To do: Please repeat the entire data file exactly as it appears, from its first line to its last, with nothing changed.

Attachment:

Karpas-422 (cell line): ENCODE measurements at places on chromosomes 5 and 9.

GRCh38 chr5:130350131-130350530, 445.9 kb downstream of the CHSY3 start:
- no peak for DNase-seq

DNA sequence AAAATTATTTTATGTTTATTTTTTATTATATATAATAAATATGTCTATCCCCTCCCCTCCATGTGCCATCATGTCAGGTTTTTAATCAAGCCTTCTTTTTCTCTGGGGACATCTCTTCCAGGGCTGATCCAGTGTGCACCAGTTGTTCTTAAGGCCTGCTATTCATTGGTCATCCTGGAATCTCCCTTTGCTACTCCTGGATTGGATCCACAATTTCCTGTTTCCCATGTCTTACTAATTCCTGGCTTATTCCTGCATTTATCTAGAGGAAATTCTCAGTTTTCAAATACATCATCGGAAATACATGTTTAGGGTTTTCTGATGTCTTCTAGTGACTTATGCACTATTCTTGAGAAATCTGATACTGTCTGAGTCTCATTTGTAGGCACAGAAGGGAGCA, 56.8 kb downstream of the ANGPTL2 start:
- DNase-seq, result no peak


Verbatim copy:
Karpas-422 (cell line): ENCODE measurements at places on chromosomes 5 and 9.

GRCh38 chr5:130350131-130350530, 445.9 kb downstream of the CHSY3 start:
- no peak for DNase-seq

DNA sequence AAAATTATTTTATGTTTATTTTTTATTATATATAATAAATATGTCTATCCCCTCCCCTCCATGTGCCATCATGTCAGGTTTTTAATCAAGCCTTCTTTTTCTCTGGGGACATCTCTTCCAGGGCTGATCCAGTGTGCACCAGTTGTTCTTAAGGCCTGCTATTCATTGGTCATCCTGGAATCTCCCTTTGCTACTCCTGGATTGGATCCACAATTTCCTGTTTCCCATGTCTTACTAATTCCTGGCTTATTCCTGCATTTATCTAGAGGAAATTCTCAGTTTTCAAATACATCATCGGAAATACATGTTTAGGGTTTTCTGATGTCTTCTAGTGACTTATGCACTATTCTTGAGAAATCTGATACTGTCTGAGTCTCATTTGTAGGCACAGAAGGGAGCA, 56.8 kb downstream of the ANGPTL2 start:
- DNase-seq, result no peak